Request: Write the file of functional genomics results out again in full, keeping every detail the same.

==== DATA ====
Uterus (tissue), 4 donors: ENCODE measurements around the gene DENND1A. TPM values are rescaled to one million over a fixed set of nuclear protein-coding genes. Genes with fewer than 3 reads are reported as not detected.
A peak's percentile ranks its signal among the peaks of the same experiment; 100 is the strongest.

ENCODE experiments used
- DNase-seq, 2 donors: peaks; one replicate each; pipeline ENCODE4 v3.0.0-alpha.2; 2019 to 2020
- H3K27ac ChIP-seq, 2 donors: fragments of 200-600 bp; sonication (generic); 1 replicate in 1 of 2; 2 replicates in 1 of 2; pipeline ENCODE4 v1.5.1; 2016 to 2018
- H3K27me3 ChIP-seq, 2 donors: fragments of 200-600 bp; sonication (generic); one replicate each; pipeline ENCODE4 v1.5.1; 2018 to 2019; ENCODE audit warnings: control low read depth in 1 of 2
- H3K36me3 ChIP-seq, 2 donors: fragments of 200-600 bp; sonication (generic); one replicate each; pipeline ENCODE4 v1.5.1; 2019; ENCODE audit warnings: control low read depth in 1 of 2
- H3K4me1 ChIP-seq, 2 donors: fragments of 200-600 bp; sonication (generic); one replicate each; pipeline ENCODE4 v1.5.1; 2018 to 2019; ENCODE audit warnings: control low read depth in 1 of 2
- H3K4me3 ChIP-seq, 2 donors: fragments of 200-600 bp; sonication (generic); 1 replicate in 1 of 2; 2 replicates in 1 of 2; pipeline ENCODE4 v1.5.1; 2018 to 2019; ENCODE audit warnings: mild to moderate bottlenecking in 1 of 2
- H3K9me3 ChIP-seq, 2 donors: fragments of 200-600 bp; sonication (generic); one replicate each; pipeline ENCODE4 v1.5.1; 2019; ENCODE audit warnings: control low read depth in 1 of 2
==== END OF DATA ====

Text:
Uterus (tissue), 4 donors: ENCODE measurements around the gene DENND1A. TPM values are rescaled to one million over a fixed set of nuclear protein-coding genes. Genes with fewer than 3 reads are reported as not detected.
A peak's percentile ranks its signal among the peaks of the same experiment; 100 is the strongest.

ENCODE experiments used
- DNase-seq, 2 donors: peaks; one replicate each; pipeline ENCODE4 v3.0.0-alpha.2; 2019 to 2020
- H3K27ac ChIP-seq, 2 donors: fragments of 200-600 bp; sonication (generic); 1 replicate in 1 of 2; 2 replicates in 1 of 2; pipeline ENCODE4 v1.5.1; 2016 to 2018
- H3K27me3 ChIP-seq, 2 donors: fragments of 200-600 bp; sonication (generic); one replicate each; pipeline ENCODE4 v1.5.1; 2018 to 2019; ENCODE audit warnings: control low read depth in 1 of 2
- H3K36me3 ChIP-seq, 2 donors: fragments of 200-600 bp; sonication (generic); one replicate each; pipeline ENCODE4 v1.5.1; 2019; ENCODE audit warnings: control low read depth in 1 of 2
- H3K4me1 ChIP-seq, 2 donors: fragments of 200-600 bp; sonication (generic); one replicate each; pipeline ENCODE4 v1.5.1; 2018 to 2019; ENCODE audit warnings: control low read depth in 1 of 2
- H3K4me3 ChIP-seq, 2 donors: fragments of 200-600 bp; sonication (generic); 1 replicate in 1 of 2; 2 replicates in 1 of 2; pipeline ENCODE4 v1.5.1; 2018 to 2019; ENCODE audit warnings: mild to moderate bottlenecking in 1 of 2
- H3K9me3 ChIP-seq, 2 donors: fragments of 200-600 bp; sonication (generic); one replicate each; pipeline ENCODE4 v1.5.1; 2019; ENCODE audit warnings: control low read depth in 1 of 2